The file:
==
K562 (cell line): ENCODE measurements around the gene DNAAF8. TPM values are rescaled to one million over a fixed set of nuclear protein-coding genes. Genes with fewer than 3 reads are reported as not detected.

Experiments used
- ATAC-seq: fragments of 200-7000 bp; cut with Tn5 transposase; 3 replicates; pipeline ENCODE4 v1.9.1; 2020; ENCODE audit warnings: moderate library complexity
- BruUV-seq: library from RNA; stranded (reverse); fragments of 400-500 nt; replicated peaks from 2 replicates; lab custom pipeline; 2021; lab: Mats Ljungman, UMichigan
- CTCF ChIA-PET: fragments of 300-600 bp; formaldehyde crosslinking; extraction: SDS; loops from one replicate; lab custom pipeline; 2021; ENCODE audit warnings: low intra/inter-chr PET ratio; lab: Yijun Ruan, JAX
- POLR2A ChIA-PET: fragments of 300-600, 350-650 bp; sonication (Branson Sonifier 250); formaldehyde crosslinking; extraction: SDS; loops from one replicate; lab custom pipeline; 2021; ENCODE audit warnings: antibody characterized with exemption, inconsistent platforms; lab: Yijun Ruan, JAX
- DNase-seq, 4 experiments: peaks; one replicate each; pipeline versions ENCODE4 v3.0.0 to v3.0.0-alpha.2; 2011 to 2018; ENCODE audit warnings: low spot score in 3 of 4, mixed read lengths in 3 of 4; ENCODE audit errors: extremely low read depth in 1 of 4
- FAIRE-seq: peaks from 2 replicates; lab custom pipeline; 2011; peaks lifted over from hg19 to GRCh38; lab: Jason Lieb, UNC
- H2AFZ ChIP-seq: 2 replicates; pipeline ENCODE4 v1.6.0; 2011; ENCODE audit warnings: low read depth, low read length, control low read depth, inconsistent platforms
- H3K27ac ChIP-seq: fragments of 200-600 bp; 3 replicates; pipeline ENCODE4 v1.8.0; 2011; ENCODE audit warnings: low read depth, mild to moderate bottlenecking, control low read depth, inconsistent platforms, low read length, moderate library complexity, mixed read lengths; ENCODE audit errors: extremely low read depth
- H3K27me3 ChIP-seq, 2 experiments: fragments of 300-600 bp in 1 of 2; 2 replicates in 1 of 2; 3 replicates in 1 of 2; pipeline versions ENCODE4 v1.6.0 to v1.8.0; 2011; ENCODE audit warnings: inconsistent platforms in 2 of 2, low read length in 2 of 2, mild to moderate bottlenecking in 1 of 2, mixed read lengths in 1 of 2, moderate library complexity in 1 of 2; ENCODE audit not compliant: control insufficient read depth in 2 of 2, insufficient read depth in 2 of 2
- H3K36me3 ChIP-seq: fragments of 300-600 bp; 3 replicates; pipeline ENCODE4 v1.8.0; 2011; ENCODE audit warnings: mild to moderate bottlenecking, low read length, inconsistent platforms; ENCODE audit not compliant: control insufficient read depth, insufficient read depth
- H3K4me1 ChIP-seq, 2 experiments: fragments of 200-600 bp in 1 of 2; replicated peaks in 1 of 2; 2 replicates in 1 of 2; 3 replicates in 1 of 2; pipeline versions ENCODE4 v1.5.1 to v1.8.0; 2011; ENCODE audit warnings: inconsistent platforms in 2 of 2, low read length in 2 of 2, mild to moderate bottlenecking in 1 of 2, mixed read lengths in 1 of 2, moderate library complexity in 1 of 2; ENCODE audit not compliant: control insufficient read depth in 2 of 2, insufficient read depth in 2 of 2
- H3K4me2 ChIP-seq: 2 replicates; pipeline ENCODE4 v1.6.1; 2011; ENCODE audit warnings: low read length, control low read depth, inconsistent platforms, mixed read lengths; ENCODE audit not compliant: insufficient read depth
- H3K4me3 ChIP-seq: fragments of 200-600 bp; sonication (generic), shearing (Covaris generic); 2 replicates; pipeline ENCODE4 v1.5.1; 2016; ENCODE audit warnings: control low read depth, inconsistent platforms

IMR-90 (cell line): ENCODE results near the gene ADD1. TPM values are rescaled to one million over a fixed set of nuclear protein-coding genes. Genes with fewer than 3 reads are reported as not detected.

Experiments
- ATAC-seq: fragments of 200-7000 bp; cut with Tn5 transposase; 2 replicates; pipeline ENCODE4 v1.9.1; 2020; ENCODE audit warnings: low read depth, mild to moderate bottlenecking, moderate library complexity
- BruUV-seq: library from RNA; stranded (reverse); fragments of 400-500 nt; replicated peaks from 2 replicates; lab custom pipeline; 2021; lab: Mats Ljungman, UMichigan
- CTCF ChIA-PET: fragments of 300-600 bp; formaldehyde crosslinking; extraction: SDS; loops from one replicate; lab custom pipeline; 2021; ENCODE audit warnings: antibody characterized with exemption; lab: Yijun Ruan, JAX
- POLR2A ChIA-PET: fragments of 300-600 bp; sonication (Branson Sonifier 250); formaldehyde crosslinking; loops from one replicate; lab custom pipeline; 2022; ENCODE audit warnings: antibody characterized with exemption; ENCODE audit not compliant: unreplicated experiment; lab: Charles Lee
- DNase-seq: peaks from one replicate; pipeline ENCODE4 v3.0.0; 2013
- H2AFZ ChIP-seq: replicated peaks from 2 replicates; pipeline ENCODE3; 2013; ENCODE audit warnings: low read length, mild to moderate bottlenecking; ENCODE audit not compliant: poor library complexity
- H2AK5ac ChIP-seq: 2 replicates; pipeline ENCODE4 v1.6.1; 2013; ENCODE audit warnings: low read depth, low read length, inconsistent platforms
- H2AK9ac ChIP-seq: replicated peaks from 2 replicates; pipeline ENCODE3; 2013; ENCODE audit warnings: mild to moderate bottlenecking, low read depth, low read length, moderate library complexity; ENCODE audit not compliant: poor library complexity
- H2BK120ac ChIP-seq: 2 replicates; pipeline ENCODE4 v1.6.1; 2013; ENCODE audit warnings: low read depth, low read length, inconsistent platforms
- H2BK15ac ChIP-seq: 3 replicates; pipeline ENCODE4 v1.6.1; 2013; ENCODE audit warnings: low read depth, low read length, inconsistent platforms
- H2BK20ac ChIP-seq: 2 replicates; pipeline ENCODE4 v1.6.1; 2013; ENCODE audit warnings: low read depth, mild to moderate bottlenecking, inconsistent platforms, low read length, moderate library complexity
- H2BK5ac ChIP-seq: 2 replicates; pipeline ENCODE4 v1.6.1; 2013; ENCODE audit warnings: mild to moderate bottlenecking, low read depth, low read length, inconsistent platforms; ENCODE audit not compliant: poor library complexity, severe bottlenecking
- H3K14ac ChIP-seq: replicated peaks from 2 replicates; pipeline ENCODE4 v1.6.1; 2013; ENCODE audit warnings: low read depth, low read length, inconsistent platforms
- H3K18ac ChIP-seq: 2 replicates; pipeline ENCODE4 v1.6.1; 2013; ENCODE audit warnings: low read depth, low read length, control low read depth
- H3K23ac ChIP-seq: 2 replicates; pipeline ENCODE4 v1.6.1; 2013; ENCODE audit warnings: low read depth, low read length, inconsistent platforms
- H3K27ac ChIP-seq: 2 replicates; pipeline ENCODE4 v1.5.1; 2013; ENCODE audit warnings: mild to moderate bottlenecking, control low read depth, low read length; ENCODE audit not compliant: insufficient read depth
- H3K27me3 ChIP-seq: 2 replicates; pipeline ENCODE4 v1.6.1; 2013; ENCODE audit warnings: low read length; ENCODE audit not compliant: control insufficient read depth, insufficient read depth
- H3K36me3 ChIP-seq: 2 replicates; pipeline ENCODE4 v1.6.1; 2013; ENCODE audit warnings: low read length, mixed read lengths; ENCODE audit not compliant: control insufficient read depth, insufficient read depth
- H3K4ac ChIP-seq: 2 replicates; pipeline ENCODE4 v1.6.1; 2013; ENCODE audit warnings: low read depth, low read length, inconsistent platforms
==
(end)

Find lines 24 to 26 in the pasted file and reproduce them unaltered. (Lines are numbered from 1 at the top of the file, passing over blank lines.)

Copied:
- H2AK5ac ChIP-seq: 2 replicates; pipeline ENCODE4 v1.6.1; 2013; ENCODE audit warnings: low read depth, low read length, inconsistent platforms
- H2AK9ac ChIP-seq: replicated peaks from 2 replicates; pipeline ENCODE3; 2013; ENCODE audit warnings: mild to moderate bottlenecking, low read depth, low read length, moderate library complexity; ENCODE audit not compliant: poor library complexity
- H2BK120ac ChIP-seq: 2 replicates; pipeline ENCODE4 v1.6.1; 2013; ENCODE audit warnings: low read depth, low read length, inconsistent platforms